Sri Lanka's parliament erupted in brawls between rival lawmakers Tuesday, after a former army chief said a bomb blast apparently targeting ex-president Mahinda Rajapakse's brother 10 years ago was an "inside job".
Legislators from Sri Lanka's ruling party traded blows with those loyal to Rajapakse who became enraged after Sarath Fonseka said the 2006 bombing was aimed at winning sympathy for the then-ruling family.
Speaker Karu Jayasuriya said several lawmakers were injured and one was later taken to hospital suffering a black eye after the worst melee seen in the legislature in more than a decade.
Sri Lanka's former army chief Sarath Fonseka said the December 2006 bomb attack apparently targeting former president Mahinda Rajapakse's brother 10 years ago was stage-managed.
"I am deeply saddened by the behaviour of MPs in storming the well of the House and attacking each other while Field Marshal Fonseka was explaining (security arrangements for the former president)," said Jayasuriya, who was forced to suspend proceedings for the day.
Fonseka, now a government legislator, said the December 2006 bomb attack blamed on separatist Tamil Tiger rebels had been stage-managed by the president's brother Gotabhaya Rajapakse, who was defence secretary at the time.
"No terrorist will set off a suicide bomb 25 metres away from the intended target," Fonseka told parliament during a debate on scaling down military security granted to the former strongman leader.
The government has said it is removing troops in Rajapakse's bodyguard and replacing them with police commandos as part of a policy of relieving the military from civilian security duties.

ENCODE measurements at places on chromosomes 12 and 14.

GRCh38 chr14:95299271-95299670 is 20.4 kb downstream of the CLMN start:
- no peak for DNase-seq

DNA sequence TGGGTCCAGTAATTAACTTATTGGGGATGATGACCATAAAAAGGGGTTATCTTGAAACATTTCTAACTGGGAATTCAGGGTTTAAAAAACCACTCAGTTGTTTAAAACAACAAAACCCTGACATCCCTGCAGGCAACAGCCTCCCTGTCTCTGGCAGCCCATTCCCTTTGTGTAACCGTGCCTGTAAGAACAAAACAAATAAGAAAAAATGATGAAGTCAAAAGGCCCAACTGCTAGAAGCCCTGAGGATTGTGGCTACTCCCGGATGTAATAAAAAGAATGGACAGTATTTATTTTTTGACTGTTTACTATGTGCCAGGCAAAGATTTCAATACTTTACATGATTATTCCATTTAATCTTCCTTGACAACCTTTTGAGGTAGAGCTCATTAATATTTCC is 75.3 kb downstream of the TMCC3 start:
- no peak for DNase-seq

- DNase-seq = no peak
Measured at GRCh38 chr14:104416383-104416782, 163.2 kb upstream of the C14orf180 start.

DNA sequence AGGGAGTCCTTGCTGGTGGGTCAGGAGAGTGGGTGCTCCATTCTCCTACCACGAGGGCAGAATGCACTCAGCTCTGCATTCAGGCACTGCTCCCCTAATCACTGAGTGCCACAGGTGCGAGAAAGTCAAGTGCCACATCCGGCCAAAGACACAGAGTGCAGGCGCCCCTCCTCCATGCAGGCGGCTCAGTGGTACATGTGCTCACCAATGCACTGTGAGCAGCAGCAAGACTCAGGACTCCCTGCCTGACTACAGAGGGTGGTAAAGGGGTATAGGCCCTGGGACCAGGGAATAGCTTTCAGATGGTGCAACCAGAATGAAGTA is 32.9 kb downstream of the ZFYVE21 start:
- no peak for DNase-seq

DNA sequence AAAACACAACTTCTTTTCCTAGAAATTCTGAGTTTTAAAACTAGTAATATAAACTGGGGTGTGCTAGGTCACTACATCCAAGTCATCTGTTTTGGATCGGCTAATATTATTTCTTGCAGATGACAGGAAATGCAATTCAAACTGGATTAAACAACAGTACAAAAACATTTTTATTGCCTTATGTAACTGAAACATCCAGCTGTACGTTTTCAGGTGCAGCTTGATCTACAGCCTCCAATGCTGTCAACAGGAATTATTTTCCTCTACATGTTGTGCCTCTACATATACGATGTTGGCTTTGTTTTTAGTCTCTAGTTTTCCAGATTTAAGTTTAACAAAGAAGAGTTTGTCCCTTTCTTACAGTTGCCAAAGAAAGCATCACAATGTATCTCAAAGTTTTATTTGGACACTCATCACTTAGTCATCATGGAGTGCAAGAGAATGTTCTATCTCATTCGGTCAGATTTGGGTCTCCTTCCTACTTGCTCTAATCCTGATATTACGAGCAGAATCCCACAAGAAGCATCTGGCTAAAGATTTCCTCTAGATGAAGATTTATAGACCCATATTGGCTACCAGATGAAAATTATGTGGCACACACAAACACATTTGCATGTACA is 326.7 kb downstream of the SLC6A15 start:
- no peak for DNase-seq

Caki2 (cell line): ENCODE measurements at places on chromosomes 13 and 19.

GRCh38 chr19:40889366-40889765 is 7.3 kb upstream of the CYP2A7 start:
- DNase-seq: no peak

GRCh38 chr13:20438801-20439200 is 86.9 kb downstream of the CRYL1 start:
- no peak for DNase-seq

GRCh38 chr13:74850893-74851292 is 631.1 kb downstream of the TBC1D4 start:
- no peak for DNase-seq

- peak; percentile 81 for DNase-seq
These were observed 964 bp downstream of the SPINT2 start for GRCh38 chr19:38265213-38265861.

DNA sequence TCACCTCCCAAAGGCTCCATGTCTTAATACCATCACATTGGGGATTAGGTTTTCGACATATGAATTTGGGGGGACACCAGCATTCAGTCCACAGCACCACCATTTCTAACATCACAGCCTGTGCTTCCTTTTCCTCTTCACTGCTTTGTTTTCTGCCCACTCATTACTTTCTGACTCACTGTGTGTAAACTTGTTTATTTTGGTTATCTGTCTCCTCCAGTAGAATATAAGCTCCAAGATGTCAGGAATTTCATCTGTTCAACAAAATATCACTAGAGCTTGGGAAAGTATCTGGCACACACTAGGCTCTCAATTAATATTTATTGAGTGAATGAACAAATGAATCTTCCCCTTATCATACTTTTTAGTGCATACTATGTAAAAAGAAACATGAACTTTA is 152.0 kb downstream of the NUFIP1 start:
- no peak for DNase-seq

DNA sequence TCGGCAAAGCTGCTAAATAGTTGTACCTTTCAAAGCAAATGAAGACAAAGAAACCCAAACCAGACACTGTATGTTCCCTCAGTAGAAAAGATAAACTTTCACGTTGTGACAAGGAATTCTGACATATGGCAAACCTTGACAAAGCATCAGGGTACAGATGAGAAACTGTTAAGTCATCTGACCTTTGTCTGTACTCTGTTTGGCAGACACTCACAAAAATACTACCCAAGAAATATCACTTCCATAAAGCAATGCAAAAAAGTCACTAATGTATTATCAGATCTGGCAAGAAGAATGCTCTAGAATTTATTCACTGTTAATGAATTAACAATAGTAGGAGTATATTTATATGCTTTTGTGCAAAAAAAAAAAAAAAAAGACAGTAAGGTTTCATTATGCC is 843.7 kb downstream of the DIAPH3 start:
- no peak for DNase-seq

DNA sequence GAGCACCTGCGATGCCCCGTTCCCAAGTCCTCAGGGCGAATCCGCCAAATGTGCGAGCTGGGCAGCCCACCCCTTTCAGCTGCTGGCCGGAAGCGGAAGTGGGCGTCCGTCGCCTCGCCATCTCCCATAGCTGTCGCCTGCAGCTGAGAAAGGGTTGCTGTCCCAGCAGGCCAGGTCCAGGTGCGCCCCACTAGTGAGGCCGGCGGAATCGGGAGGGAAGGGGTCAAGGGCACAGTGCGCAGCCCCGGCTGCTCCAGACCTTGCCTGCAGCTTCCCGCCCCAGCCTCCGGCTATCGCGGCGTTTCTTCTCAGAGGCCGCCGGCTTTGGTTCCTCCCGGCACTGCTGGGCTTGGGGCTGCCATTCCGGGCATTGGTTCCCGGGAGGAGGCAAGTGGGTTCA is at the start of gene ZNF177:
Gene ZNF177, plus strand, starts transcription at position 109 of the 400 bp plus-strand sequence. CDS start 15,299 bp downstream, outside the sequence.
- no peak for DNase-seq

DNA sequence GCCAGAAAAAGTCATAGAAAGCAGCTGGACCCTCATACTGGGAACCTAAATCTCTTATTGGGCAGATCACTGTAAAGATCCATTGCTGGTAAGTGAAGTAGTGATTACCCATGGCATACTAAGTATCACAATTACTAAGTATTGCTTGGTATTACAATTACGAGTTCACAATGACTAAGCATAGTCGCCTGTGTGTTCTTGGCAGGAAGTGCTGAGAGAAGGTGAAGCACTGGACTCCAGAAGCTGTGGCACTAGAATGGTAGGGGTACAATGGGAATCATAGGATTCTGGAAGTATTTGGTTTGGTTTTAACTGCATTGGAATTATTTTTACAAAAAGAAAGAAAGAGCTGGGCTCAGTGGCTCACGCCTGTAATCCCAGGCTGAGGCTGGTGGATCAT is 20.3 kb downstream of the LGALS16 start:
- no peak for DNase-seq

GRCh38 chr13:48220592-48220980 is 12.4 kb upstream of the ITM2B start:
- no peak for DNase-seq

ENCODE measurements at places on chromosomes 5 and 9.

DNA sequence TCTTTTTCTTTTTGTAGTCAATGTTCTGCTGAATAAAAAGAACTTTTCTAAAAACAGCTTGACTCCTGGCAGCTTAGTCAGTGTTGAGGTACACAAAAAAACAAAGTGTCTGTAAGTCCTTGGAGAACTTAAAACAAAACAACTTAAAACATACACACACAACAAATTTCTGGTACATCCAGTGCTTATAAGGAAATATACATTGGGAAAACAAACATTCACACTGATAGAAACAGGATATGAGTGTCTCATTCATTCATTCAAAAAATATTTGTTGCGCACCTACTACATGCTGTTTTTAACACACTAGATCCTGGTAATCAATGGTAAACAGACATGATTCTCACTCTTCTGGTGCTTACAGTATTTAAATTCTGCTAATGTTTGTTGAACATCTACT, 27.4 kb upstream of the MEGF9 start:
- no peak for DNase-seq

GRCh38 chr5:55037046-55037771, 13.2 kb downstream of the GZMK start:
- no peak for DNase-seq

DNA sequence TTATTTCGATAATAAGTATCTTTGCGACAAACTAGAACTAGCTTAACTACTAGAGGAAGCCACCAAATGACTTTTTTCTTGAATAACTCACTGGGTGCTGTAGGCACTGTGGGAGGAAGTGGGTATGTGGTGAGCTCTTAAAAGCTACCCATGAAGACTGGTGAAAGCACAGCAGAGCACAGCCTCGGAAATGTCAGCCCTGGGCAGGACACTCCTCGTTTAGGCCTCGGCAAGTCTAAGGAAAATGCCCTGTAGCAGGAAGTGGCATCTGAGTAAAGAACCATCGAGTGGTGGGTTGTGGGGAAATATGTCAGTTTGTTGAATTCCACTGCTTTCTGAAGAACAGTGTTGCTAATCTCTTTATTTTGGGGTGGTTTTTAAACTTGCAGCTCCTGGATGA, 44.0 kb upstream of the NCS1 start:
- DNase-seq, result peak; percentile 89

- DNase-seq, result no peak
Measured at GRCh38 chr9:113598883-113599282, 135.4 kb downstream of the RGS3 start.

Gotabhaya escaped the 2006 bombing in Colombo unhurt, but it killed two members of his military convoy.
Soon after the attack, the government asked peace broker Norway to halt all contacts with the Liberation Tigers of Tamil Eelam. Colombo withdrew from a truce and eventually crushed the rebels by May 2009.
Fonseka led the successful military campaign against the Tigers, but later fell out with the Rajapakse family over who should take credit for the spectacular military success.
He launched a failed challenge to Rajapakse in 2010 elections and was later jailed for two and a half years on corruption charges.
The former army general has since been exonerated of all charges and elevated to the rank of field marshal by Rajapakse's successor, Maithripala Sirisena.
The general himself was seriously wounded in a suicide bombing in April 2006.
He recovered to lead the military in wiping out the rebel leadership in a no-holds-barred offensive that also sparked allegations of war crimes.